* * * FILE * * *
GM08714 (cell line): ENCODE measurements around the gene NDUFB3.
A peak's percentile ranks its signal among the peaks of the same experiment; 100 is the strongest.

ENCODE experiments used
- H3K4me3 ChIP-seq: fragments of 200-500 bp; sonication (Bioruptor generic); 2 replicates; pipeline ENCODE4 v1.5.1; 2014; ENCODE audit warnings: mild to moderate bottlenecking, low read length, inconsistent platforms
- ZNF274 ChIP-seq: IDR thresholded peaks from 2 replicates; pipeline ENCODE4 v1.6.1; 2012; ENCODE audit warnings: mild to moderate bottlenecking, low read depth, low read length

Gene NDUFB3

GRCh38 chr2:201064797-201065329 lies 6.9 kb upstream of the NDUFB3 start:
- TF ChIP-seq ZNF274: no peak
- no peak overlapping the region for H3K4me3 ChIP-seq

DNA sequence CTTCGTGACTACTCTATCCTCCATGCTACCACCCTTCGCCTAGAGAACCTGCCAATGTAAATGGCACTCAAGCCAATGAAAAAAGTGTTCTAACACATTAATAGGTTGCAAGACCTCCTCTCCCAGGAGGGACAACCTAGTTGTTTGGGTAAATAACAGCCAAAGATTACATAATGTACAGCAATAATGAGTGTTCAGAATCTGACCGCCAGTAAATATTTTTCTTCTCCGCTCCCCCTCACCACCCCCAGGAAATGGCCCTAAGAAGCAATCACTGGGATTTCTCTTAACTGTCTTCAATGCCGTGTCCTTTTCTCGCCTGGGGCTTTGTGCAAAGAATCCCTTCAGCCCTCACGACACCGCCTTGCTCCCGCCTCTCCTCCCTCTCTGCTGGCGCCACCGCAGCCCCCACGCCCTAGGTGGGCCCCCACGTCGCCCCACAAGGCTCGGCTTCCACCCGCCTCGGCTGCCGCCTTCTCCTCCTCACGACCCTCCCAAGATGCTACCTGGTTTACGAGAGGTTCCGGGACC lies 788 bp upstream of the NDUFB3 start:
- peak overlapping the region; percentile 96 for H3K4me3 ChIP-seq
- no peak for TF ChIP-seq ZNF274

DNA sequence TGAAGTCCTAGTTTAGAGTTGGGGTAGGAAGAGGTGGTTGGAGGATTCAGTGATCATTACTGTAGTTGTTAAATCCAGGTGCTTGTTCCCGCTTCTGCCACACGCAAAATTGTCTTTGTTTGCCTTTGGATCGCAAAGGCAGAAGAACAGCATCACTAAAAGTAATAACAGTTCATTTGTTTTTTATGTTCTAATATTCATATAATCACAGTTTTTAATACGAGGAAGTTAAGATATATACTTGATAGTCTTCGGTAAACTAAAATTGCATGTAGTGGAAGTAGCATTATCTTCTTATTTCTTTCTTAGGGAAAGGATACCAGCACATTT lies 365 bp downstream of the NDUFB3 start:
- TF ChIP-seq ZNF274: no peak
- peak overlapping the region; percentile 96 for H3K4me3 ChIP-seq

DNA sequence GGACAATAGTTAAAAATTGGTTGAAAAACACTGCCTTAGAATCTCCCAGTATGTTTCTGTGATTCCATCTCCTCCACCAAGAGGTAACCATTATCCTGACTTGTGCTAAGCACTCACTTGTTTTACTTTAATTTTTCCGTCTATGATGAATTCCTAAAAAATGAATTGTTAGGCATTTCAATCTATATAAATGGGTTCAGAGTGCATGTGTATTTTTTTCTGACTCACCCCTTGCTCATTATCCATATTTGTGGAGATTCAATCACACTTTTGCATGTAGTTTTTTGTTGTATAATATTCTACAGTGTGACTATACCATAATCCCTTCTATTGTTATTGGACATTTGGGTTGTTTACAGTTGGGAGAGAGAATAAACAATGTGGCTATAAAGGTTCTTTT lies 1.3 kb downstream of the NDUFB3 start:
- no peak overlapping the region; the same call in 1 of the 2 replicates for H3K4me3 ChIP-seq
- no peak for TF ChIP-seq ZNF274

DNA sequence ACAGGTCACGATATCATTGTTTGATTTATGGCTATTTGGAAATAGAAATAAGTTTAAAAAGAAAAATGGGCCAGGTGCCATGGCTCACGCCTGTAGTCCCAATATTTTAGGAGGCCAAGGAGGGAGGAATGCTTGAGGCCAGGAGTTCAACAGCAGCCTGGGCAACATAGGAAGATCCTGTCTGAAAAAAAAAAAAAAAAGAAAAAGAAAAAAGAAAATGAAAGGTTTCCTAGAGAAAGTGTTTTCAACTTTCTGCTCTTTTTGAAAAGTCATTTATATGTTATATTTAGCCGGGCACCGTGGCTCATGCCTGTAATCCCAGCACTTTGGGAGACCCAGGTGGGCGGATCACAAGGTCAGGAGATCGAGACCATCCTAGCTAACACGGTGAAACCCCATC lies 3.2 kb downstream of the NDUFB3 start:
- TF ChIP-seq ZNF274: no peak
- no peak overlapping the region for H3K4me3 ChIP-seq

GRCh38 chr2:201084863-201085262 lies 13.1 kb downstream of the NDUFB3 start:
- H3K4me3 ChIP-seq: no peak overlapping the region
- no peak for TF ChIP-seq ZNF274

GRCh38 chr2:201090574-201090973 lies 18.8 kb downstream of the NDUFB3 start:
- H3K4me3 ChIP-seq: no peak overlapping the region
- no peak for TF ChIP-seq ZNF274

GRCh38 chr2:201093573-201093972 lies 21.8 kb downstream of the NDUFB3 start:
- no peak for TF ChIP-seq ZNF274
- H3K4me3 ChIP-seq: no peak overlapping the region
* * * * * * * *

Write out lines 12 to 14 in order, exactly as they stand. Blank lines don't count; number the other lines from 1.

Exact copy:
- no peak for TF ChIP-seq ZNF274

DNA sequence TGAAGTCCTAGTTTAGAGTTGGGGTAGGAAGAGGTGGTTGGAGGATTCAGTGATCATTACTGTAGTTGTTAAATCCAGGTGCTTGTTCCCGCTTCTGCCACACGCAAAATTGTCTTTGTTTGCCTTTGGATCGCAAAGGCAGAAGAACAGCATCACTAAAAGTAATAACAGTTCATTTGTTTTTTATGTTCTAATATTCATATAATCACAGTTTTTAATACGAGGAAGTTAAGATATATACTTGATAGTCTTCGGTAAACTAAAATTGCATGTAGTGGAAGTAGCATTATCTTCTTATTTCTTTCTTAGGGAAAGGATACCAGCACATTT lies 365 bp downstream of the NDUFB3 start:
- TF ChIP-seq ZNF274: no peak